Donald subsequently became a celebrity not just for his scientific and medical skills, but as a prominent medical campaigner against abortion. He frequently stated that his observations of foetuses in the womb had confirmed him in his belief that they qualified as human beings from conception, although unlike some religious pro-life campaigners he morally accepted abortion when the foetus was clearly unlikely to survive childbirth or where the child would be very severely disabled. Brown's career effectively ended with the failure of an attempt to start a business producing medical ultrasound equipment, and he felt later in life that much of the media neglected his vital technological contributions to the development of the idea, although Donald always acknowledged them in public.

Further reading:

Brown, T G. Personal recollections. 1999. Available free online at http://www.ob-ultrasound.net/brown-on-ultrasound.html
Craig, M. Craig's Essentials of Sonography and patient care, Baltimore: Saunders, 2018. Available as an ebook in the British Library reading rooms.
Donald, I, MacVicar, J, and Brown, T G. Investigation of abdominal masses by pulsed ultrasound, The Lancet, 1958, 271(7032), pp. 1188-1195. Available at (P) GP 00 - E(14) and also electronically in the British Library reading rooms.
Nicholson, M and Fleming, J E E. Imaging and imagining the foetus. Baltimore: Johns Hopkins University Press, 2014. Available at YK.2014.a.7586.
Norton, M E. Callen's Ultrasonography in obstetrics and gynecology, Elsevier, 2016. Available as an ebook in the British Library reading rooms.

03 April 2018

Augmented reality - it isn't just for catching mons.

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The most recent GREATforImagination post covered an augmented reality app created by Nexus Studios for the US Presidential administration in 2016. Augmented reality is a halfway point towards the more famous virtual reality, in which CGI elements are added to a real-time image of the user's surroundings, using either a mobile device screen or virtual reality goggles. The most well-known applications at the moment are for entertainment, such as the famous game Pokemon Go, or our own use of it in our Harry Potter exhibition.

 

However, there are some more practical uses for augmented reality in the worlds of science and engineering.

The construction industry still largely uses 2-D documents to indicate what should be built. However, why not create augmented reality images of objects in situ for people to copy? Or why not help utilities workers "see" underground pipes before they start digging holes?

An obvious application is in the world of chemistry, where physical 3-D models of large molecules have been familiar for decades, but can take a long time to build. Digital models can be created much more quickly, and AR equipment allows scientists to interact with them with increasing realism. There's a freeware program to try it yourself, if you have some chemistry and computing knowledge.

AR can also be used in surgery, either for training purposes or to allow surgeons to "see" what they are doing during minimally invasive surgery.

(All the articles linked are open access, so you don't have to come to the Library to read them)

13 March 2018

Did Man Get Here by Evolution or by Creation?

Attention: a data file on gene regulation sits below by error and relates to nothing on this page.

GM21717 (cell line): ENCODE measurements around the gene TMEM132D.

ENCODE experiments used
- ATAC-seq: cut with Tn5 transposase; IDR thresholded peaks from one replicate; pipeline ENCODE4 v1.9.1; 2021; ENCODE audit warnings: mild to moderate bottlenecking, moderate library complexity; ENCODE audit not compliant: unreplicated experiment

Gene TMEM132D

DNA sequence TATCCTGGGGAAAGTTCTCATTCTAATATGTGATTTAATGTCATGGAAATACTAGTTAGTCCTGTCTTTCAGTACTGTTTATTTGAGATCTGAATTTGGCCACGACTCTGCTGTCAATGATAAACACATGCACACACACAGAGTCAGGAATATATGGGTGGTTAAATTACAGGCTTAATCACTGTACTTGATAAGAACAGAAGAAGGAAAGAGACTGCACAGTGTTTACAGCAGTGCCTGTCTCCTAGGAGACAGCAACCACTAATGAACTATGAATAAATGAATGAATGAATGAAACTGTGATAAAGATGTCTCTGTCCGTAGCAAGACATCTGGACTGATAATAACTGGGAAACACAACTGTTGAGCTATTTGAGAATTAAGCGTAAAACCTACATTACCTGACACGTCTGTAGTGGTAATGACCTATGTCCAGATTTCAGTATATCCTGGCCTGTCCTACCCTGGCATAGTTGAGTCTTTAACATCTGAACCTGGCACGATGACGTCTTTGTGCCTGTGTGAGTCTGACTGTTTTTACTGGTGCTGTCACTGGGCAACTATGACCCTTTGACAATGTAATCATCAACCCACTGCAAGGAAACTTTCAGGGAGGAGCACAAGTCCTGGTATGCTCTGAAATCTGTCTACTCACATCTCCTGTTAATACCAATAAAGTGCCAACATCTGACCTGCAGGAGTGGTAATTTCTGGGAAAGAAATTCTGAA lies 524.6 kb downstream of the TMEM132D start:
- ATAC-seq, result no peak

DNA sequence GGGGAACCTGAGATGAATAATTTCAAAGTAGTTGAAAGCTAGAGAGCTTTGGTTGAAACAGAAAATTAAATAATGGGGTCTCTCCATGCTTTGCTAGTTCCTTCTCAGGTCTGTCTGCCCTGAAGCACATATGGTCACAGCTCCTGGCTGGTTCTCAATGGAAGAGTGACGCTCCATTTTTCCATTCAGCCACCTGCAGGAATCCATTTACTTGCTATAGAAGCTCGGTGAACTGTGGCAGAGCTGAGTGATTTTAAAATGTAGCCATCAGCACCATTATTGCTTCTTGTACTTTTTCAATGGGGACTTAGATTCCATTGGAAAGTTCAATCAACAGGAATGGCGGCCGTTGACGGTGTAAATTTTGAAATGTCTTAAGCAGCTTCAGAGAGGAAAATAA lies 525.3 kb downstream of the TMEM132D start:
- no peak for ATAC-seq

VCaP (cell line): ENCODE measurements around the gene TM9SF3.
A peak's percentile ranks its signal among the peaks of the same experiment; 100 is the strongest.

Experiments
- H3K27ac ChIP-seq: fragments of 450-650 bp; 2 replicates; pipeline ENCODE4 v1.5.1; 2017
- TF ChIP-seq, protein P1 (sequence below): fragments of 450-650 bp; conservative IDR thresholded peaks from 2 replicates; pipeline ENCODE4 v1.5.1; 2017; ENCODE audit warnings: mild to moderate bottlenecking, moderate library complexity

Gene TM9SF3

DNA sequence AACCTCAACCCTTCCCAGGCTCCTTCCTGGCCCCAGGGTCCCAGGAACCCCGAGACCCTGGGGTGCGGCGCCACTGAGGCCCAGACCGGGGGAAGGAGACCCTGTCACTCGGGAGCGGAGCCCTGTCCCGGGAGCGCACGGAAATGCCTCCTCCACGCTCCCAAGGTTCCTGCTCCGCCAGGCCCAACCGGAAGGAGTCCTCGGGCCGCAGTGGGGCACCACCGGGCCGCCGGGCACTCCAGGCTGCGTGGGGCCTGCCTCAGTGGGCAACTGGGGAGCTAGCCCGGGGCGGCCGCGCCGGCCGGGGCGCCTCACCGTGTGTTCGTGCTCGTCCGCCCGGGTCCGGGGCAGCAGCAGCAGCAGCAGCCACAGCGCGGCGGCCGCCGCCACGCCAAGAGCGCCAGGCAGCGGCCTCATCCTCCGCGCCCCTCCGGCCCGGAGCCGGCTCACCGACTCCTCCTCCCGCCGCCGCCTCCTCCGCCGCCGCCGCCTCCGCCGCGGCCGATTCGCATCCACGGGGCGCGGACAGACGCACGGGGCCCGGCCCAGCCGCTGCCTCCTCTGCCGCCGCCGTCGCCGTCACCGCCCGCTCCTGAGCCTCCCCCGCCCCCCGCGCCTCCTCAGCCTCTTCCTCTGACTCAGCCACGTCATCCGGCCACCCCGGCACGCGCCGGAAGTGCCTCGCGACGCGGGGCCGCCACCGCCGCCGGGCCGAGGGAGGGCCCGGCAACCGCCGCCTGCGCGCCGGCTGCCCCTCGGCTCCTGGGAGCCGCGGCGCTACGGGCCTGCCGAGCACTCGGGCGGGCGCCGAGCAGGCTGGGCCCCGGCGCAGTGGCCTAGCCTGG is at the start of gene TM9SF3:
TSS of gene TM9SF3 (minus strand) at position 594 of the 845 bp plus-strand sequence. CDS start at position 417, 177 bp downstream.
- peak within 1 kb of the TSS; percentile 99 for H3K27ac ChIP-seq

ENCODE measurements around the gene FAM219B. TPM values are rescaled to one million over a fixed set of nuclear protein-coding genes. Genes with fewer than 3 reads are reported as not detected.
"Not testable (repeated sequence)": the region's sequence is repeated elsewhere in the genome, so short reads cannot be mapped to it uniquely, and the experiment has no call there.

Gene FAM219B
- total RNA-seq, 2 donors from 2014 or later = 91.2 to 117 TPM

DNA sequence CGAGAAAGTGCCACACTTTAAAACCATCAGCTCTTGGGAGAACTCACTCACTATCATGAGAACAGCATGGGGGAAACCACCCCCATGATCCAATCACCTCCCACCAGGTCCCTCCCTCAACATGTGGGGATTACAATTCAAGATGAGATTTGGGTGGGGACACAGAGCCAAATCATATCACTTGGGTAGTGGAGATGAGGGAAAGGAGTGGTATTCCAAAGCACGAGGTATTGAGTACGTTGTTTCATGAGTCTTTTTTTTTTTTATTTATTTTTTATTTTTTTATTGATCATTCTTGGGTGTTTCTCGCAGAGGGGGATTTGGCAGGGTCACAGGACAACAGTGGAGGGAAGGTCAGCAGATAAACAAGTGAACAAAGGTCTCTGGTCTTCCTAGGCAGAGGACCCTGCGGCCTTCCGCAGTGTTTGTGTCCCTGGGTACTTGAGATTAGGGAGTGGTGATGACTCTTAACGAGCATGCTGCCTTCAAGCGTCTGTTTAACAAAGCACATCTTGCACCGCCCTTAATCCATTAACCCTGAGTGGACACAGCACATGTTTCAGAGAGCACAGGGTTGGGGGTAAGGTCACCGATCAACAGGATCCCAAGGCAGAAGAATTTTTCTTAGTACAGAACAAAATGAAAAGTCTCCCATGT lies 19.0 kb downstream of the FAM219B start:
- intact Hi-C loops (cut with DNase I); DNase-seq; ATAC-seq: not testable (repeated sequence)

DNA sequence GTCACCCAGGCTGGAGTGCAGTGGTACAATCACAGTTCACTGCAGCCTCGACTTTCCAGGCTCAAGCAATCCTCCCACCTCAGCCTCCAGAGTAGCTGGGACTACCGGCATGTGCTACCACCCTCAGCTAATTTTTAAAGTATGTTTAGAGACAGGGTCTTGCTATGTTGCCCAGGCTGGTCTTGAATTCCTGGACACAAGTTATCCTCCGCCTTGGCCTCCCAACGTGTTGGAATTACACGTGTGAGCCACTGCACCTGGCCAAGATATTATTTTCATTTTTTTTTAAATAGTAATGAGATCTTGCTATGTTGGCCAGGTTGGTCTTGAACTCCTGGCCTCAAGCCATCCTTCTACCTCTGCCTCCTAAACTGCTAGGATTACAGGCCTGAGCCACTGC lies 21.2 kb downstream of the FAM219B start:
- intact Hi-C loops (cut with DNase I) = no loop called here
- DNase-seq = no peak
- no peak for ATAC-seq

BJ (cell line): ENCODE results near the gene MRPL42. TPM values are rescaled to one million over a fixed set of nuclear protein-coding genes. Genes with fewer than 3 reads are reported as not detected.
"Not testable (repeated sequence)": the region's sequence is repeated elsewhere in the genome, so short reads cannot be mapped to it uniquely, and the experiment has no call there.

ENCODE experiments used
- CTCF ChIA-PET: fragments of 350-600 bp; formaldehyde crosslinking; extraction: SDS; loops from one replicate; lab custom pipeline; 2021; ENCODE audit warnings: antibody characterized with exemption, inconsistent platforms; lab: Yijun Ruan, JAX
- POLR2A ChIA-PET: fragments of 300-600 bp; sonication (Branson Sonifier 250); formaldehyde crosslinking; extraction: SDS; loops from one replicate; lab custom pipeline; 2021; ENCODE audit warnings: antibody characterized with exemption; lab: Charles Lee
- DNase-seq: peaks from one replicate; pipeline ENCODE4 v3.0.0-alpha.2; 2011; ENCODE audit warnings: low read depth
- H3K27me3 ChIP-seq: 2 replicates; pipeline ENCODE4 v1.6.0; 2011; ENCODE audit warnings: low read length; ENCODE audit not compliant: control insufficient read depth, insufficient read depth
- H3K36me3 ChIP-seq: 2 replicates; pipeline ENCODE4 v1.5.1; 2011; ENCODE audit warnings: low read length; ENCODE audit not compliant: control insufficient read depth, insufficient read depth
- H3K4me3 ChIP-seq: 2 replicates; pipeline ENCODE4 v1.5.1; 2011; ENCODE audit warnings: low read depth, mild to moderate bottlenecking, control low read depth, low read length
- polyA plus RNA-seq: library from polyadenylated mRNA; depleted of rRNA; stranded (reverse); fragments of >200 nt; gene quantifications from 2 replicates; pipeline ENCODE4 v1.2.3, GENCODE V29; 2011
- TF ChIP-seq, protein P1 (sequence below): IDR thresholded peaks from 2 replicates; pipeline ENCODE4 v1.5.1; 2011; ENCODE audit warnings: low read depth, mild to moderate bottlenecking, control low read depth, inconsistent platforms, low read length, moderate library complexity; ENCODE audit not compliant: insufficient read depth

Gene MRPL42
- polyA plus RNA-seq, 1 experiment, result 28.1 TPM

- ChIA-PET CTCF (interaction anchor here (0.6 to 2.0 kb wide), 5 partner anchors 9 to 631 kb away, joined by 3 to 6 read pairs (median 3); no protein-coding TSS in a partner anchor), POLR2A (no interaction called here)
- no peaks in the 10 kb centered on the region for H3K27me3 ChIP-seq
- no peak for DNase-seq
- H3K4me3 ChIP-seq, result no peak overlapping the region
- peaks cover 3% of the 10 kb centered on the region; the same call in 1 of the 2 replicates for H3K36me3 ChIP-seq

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In 1967, Jehovah's Witnesses publish a little blue volume asking Did Man Get Here by Evolution or by Creation? Half a century later, a copy shows up in the British Library, in a box of books left as part of the John Maynard Smith Archive.

John Maynard Smith (1920-2004) was a British evolutionary biologist and no supporter of Jehovah's Witnesses in any form. Rather, he had been an atheist ever since discovering the writings of population geneticist J.B.S. Haldane at the age of 15 – and a 'semi-conscious atheist before that'. Going into Eton's school library, he found Haldane's essay collection Possible Worlds and its 'mixture of extreme rational science, blasphemy and imagination, was a way of thinking that I had never encountered before'. It inspired Maynard Smith to read up on evolution and eventually – after a detour into aircraft engineering – to study it with Haldane and turn it into a successful career. So how did he come to own such a curious little book?

We have to go back to 1967 again. In October of that year, a Mrs Daphne Taylor of Sheffield packs up the book and posts it to Sussex University. 'Dear Professor,' she writes, 'Please find enclosed a small gift which I hope you will accept and enjoy reading.' Why send it to Maynard Smith? Has she sent it to any other evolutionary biologists? We don't know, but her motivation becomes quite clear as she goes on to say that she knows several people 'including teachers interested in evolution' who 'have found it most enlightening.' She wonders if Maynard Smith would let her know his views 'on any of the points brought out in the book'? There is, unfortunately, no record of any reply.

But is it telling that he kept both the book and, folded inside it, the accompanying letter? We do know that Maynard Smith had a continued interest in religion and creation(ism). The archives contain a short manuscript from his later years on "The Evolution of Religion" (co-authored with David Harper); in the 1960s he discussed science and religion on the radio and in 1986, following an invitation by the Oxford Union, debated the motion "That the Doctrine of Creation is more valid than the Theory of Evolution" (198 noes, 115 [or 150; the recording is unclear] ayes).